Owl or Nothing: Learning 300 Birds in 10 Weeks
That Time a Birding Class Consumed My Life
I was a plant girl. As an undergraduate student at UC Davis, I’ve spent my summers restoring wetlands with native plants, summiting peaks to study alpine cushion plants, and dissecting seeds in labs. Animals were never in the picture, and birds were no exception. So when I kept seeing “Bird ID skills needed” on botany position advertisements, I knew my plant-only class days were over.
Enter “Laboratory in Biology & Conservation of Wild Birds, (WFC 111L).” The course is led by this year’s UC Davis Teaching Prize winner, Professor John Eadie in the Department of Wildlife, Fish and Conservation Biology. What a whirlwind.
Every Tuesday and Thursday at 3 p.m., I pushed open the massive doors of the UC Davis Museum of Wildlife and Fish Biology and was greeted by 30 perfectly preserved bird specimens. Sometimes there were hummingbirds––tiny as my pinky finger, heads shifting from black to shimmering magenta as I turned them. Sometimes there were diving ducks that took two hands to hold, their shiny feathers caressing my palms. Other times, there were massive eagles and swans that no one dared to pick up.
I walked the aisles of the classroom with my fellow bird nerds, jotting down distinguishing traits, snapping pictures from every angle, and attempting to memorize them before we had to learn the next set of 30 birds in two days. Some students made flashcards or side-by-side photo comparisons. Others twirled the stick-mounted birds in their hand, associating each name with the look and feel.
After two hours, we sat down for a slide presentation about each bird and its ecology, call, and family/order relationships. The incredible teaching assistant, Dan Smith, an Avian Sciences Graduate Group student who has taught the class since 2013, would lead a short bird walk in the arboretum if we had time.
Birds, birds everywhere
At 6 p.m., I biked home in the dark, my headphones blasting bird calls. I can still hear the classic documentary-like voice saying “olive-sided flycatcher.” I named the voice Wallace.
I ate dinner while scrolling through the pictures I took from class each day. I woke each morning to black phoebes calling by my window. This course had completely consumed my life.
Now when I walk anywhere, I hear birds, I see them, and I know them.
It was a mixture of annoying and exciting –– I couldn’t walk on campus without hearing a bird. Studying in the quad would always be interrupted with thoughts like, “Another scrub-jay,” and, “Yeah that’s definitely a white-crowned sparrow.” My brain was crammed with so many calls, Latin family names, ESA listings, habitats, and ecological facts.
Smith said his highlight is seeing how much his students have learned.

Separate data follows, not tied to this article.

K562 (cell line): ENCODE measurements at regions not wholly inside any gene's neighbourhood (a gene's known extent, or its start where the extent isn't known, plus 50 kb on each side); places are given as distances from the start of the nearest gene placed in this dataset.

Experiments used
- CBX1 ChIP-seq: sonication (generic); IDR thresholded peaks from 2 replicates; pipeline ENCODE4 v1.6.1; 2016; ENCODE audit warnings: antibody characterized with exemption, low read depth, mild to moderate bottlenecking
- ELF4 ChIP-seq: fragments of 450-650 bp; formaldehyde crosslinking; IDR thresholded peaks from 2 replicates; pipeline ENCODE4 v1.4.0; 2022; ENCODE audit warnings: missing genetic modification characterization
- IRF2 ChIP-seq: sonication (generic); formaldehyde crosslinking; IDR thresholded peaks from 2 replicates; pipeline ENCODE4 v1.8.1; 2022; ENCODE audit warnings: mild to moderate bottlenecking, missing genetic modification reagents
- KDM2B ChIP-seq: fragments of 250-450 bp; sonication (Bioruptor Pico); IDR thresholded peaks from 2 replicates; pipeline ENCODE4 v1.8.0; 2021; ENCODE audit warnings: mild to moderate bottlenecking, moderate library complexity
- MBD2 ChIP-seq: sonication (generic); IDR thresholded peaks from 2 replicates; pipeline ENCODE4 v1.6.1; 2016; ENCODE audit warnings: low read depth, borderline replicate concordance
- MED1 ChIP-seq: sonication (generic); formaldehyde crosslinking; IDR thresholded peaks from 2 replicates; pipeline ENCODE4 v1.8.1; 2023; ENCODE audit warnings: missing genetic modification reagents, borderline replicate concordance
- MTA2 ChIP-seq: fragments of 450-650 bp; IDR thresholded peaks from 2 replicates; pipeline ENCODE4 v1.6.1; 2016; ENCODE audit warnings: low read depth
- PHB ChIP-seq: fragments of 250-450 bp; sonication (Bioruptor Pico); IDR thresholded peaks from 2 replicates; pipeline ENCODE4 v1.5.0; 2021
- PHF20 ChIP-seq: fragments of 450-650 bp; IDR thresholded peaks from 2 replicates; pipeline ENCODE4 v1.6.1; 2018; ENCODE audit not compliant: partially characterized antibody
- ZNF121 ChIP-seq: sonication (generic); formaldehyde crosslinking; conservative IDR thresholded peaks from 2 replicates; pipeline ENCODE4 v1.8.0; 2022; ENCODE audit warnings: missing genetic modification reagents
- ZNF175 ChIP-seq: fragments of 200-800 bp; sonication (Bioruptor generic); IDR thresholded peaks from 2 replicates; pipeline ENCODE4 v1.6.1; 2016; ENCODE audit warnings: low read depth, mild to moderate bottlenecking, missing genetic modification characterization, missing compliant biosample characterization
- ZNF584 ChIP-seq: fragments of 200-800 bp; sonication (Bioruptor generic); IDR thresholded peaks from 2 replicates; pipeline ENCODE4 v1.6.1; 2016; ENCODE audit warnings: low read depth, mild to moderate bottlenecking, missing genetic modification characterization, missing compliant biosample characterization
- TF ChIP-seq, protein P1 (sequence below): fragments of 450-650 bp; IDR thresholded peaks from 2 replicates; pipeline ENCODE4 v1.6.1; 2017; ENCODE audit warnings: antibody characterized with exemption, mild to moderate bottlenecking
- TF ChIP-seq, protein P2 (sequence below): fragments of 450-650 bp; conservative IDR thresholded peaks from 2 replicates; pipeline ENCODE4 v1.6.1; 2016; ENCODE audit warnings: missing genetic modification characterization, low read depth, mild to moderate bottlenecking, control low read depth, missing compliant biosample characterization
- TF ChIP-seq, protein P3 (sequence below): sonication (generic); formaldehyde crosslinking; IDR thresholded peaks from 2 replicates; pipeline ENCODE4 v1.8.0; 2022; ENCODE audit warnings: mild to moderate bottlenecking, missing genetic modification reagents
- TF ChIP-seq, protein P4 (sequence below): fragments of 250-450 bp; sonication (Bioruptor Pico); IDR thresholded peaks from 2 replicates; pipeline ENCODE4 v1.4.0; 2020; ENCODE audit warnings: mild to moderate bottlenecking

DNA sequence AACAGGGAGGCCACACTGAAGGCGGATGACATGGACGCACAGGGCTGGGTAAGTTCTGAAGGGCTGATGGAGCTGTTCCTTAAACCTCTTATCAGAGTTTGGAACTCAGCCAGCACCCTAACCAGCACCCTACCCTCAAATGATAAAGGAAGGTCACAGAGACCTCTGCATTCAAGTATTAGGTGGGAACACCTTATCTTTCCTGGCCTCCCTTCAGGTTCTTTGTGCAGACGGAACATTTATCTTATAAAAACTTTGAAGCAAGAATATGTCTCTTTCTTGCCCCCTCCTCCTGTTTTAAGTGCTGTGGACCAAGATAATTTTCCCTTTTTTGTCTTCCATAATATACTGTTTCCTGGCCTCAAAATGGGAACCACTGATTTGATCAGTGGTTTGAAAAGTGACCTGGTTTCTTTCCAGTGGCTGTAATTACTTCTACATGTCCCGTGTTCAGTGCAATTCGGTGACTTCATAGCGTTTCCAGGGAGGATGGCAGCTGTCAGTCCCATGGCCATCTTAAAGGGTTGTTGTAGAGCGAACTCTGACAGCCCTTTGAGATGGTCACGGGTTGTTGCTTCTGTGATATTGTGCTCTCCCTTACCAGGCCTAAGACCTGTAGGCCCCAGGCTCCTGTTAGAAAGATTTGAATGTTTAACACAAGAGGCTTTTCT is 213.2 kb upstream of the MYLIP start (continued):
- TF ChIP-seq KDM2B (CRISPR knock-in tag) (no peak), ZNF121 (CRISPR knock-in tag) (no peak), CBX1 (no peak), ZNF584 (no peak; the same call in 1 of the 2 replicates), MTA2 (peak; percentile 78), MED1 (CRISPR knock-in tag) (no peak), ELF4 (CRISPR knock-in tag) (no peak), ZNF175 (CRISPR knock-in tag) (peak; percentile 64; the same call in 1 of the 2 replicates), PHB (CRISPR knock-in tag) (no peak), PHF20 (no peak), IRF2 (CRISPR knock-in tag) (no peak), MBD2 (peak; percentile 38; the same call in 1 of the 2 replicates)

“Many students feel overwhelmed and nervous following the first lab, but just a few weeks later, they have built the skills needed to feel confident,” he said. “Once silent lab sections become louder as students get to know each other, they learn so much over such a short period of time.”
Outside the classroom
I joined the Yolo Audubon Society and the UC Davis Birdwatching Club to go on the required weekend birding field trips. This was my real introduction to the birding community. The birders I met on these trips bordered on obsession. With every minute I spent adjusting my binoculars toward the direction of their pointed fingers, I felt my infatuation seep in deeper.
One Yolo Audubon trip leader, Bart Wickel, told me that he’s waited for hours at the Solano-Yolo county border for one bird to fly over to the Yolo side, just so he could record it on eBird, or as I call it, “Birder Social Media.” Bart has even driven across states to get a vision of rare birds sighted the day before. Zane Pickus, a UC Davis first year student, has been birding since he was in middle school and knew everything: every bird, every call, every fun fact down to the exact year that a rare bird had been seen last. Their passion was infectious.
A deeper understanding
At the end of Fall quarter, I walked out of the final exam to the shrill, croaking whine of a California scrub-jay. I laughed. I realized that in 10 weeks, I had gone from not even knowing this persistent bird call, to confidently knowing 300 birds and more than 100 calls.
Now when I walk anywhere, I hear birds, I see them, and I know them. I find myself birding alone, bringing my binoculars on backpacking trips (much to the annoyance of my friends), getting a little too excited to increase my eBird list, almost swerving on the highway when I get distracted by a cool hawk, and requesting scientifically accurate downy woodpecker earrings for Christmas.
I walk without headphones now, and I’m flooded with a deeper understanding of my surroundings and the vast diversity of life all around me. It’s magical.